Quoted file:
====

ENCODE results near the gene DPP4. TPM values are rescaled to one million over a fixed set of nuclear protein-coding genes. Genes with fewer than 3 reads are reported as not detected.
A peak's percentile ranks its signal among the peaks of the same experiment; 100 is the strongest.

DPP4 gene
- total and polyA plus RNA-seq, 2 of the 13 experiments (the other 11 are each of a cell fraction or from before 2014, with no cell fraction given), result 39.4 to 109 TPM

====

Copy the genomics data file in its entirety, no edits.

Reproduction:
ENCODE results near the gene DPP4. TPM values are rescaled to one million over a fixed set of nuclear protein-coding genes. Genes with fewer than 3 reads are reported as not detected.
A peak's percentile ranks its signal among the peaks of the same experiment; 100 is the strongest.

DPP4 gene
- total and polyA plus RNA-seq, 2 of the 13 experiments (the other 11 are each of a cell fraction or from before 2014, with no cell fraction given), result 39.4 to 109 TPM